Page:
I totally agree and I'd love to contribute. Anyone want to shoot an invite my way? I'd love to throw out some shots?


    4 points
  • Chris GillisChris Gillis, almost 8 years ago (edited almost 8 years ago )

    When did Dribbble turn into a feedback platform? Dan simply started it so that you can show off bits of your work in public platform. If you want feedback on your design work go to Design school or seek out a mentor. There is no incentive for other designers to give you feedback on your designs, that's why you see a comment like "Cool!" or "Rad!".

    Dribbble can and should be whatever you want it to be in your design work but if you want feedback on your design work on Dribbble than I would get together a group of Dribbblers that will give you what you need. Don't expect any ole person there to give you amazing feedback just because you posted a 400x300 square of your work.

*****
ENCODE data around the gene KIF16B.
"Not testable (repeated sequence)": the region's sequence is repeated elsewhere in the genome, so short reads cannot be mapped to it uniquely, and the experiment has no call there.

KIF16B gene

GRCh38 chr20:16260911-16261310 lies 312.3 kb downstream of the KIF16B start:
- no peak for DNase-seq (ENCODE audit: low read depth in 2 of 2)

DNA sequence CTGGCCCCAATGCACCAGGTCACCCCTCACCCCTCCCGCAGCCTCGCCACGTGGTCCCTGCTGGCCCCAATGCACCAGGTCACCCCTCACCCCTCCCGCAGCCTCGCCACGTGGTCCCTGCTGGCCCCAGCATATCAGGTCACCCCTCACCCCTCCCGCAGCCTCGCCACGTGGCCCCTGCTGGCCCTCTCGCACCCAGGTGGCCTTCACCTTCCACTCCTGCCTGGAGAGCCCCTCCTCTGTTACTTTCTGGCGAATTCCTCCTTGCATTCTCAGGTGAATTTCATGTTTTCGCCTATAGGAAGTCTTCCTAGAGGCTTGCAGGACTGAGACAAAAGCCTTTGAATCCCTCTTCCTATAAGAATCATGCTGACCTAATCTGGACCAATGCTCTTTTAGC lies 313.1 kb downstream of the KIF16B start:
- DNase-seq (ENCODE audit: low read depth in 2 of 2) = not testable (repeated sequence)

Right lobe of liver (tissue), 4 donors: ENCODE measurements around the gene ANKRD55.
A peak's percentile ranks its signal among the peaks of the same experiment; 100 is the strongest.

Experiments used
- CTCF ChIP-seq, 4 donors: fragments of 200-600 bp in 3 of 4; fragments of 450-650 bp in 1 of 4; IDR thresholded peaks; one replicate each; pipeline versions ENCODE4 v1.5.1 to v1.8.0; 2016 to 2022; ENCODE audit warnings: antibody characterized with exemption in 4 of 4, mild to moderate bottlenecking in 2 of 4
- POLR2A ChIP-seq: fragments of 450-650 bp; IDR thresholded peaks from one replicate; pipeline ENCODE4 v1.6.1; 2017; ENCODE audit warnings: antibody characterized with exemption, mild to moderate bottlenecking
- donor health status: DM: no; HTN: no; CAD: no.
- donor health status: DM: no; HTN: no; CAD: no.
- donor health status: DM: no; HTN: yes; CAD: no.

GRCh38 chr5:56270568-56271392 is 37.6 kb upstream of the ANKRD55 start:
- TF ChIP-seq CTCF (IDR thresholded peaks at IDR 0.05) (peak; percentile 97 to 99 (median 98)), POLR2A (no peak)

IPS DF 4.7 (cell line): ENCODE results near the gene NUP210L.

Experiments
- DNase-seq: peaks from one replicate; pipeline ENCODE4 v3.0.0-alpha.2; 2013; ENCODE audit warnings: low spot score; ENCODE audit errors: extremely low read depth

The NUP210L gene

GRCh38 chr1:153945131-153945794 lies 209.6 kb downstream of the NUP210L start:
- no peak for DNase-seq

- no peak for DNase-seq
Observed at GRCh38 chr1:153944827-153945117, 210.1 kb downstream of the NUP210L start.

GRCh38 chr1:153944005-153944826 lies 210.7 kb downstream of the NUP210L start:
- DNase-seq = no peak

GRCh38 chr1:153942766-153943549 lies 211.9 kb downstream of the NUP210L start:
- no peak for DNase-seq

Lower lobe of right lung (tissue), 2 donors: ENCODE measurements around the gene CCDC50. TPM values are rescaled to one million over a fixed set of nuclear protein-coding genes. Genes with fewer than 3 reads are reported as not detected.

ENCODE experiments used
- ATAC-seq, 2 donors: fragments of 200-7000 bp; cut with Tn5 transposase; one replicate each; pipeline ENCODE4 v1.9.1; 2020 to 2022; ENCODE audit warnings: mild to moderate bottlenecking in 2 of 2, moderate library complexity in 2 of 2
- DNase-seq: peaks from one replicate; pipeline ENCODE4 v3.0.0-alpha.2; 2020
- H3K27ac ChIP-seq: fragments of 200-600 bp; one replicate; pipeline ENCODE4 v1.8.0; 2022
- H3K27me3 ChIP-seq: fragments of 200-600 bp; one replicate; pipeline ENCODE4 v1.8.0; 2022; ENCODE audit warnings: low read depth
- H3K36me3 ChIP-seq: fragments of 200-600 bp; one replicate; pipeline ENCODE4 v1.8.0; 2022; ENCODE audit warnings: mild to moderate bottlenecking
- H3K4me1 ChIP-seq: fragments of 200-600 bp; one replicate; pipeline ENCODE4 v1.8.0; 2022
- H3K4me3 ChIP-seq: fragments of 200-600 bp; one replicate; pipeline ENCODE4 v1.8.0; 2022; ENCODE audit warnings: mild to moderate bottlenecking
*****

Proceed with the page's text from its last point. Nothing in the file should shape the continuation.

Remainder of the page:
3 points
    • Ollie BarkerOllie Barker, almost 8 years ago

      Checkout my article. It says in the Handbook (shameless plug). I just think it's funny how we always complain about the comments, but what else do we expect.

      2 points
  • Dorukhan AkkayaDorukhan Akkaya, almost 8 years ago (edited almost 8 years ago )

    We recently discussed a similar topic about Dribbble, and I think those two are correlated. I think Dribbble is turning into a dump of unrealistic, inapplicable and unusable designs where the only measure of a work is whether it's looking good or bad.

    Dribbble is not and will not be a design platform with quality and constructive content. It would be simpler to start a new site.

    3 points
  • Spencer HoltawaySpencer Holtaway, almost 8 years ago

    Gonna start using "looks good, works terrible" instead?

    2 points
  • Chris SlowikChris Slowik, almost 8 years ago

    I think if you go back through DN archives over the years there are probably hundreds of these posts.

    2 points
  • No NameNo Name, almost 8 years ago

    I have to disagree that you need data to provide ANY critique. There are plenty of elements/principles of design that are universal for aesthetic analysis and usability.